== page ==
Even for the most organized book and record keepers, the sheer volume of information you store in Excel can soon become overwhelming. Microsoft Excel has two tools for comparing spreadsheet data, which can come in very handy if you're trying to find a cell typo or comparing documents to prepare for an audit. Both available only in Office Professional Plus 2013 and Office 365 Professional Plus, Spreadsheet Compare and Spreadsheet Inquire let you analyze workbooks or generate difference reports between two spreadsheets. The two can be huge time-savers over manual data comparisons.
Click on "Spreadsheet Compare" in the Start Screen of Windows 8. Type "Spreadsheet Compare" into the search field and select the file if you have trouble locating it on the screen.
Click on the "Home" tab at the top and select Compare Files.
Click on the blue folder icon next to the Compare field in the dialog box that appears. Browse through your saved Excel files and select the first spreadsheet you want to compare.
Click on the green folder icon next to the To field on the next line. Browse through your Excel files to select the second spreadsheet you want to compare.
Click on the "Ok" button.
Choose the criteria you want to use in the comparison from the menu on the left. You can select criteria like "Cell Values," "Formulas" and "Cell Format," or just check the "Select All" box.
Click on "Ok" to generate the difference report. Spreadsheet Compare creates a complete list of all differences between the two files based on the criteria you identified.
Turn on the Inquire add-in if your haven't done so already. Click on the "File" tab in Excel and select "Options" and then "Add-Ins." Select COM Add-Ins from the Manage drop-down menu, click "Go" and make sure the box next to Inquire Add-Ins is selected.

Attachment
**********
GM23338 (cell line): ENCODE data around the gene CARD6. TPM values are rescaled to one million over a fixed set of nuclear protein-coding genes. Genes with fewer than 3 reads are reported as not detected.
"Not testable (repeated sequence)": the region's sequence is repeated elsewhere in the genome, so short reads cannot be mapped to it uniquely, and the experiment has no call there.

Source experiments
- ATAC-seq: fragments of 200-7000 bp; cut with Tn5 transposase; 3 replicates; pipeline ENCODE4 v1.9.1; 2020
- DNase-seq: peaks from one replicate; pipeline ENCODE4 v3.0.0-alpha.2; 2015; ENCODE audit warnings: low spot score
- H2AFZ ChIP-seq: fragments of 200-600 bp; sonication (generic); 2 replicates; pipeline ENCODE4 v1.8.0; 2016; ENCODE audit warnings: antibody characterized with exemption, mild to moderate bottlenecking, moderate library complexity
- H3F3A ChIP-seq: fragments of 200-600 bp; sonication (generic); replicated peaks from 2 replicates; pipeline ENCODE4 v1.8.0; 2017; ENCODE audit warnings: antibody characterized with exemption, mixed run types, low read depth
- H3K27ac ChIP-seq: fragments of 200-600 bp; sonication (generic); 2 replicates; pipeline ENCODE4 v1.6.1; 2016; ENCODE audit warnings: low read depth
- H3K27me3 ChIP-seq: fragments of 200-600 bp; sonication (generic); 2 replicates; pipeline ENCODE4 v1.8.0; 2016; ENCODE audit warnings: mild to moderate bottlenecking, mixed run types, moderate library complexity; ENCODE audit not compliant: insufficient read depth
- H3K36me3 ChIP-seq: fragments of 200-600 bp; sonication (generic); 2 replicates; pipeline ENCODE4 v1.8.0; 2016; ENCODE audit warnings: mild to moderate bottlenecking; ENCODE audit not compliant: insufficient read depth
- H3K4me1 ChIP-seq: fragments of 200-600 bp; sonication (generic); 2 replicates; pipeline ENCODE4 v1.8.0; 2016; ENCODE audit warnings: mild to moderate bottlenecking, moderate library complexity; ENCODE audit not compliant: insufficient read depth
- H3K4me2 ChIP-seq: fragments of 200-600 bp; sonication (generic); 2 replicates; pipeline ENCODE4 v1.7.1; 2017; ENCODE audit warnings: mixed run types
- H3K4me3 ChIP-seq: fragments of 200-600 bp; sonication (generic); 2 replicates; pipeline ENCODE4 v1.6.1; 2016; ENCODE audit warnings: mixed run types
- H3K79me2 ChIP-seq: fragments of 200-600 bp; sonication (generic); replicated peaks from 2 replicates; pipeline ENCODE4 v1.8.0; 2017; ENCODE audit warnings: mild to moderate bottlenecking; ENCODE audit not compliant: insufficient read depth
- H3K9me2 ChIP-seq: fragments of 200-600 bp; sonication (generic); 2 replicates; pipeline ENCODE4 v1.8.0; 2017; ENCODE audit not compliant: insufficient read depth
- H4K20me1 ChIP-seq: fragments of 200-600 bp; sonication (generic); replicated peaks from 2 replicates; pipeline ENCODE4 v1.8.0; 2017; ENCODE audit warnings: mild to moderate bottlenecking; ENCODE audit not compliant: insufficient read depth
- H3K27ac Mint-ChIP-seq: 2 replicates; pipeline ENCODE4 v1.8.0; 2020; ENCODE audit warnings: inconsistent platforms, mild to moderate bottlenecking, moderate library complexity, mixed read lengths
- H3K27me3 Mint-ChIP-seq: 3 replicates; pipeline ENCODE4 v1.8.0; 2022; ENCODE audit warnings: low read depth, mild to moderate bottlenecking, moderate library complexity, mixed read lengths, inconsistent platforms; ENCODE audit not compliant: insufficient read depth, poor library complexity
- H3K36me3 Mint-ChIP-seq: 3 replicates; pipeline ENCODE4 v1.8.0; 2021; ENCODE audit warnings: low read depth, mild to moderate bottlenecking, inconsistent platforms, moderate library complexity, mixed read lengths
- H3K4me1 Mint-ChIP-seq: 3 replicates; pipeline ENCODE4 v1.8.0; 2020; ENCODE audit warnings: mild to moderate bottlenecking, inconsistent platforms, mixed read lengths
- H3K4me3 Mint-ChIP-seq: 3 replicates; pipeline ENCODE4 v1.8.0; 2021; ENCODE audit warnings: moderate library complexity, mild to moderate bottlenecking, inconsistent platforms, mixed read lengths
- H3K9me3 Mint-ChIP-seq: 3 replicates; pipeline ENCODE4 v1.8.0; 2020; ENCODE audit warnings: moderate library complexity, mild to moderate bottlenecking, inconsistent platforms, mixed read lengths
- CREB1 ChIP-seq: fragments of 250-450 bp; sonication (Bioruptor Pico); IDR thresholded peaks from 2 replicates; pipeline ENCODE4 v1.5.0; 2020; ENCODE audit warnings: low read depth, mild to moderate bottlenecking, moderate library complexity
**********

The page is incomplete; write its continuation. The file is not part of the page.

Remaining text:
Click on the "Inquire" tab at the top of Excel to explore spreadsheet analysis and comparison options.
Click on the "Compare Files" command to launch Spreadsheet Compare directly from Excel.
Click on "Workbook Relationships" to generate a graphical report of references between your workbooks, such as formulae that reference a value contained in another spreadsheet. Use the Worksheet Relationships and Cell Relationships icons to do the same thing between worksheets in a workbook or cells in a worksheet.
Click on the "Workbook Analysis" icon to generate a complete and interactive report on the open spreadsheet, including information about values, formatting, structure and formulae.
For version or network control, Spreadsheet Compare lets you compare two files with the same name, as long as they are saved in different folders.
An "Unable to Open Workbook" message in Spreadsheet Compare may indicate that a certain spreadsheet is password-protected. If that's the case, simply click on "Ok" and then enter the workbook password.
Spreadsheet Compare color-codes differences based on the type of data and the nature of the difference. The lower left pane of the difference report contains a legend indicating what each color means.
You can use Workbook Analysis in the Inquire options to complement comparison reports and better understand how making changes might affect the structure of your spreadsheet. Use the Cell, Worksheet and Workbook Relationships options to find out how making changes in one cell might affect all of your files.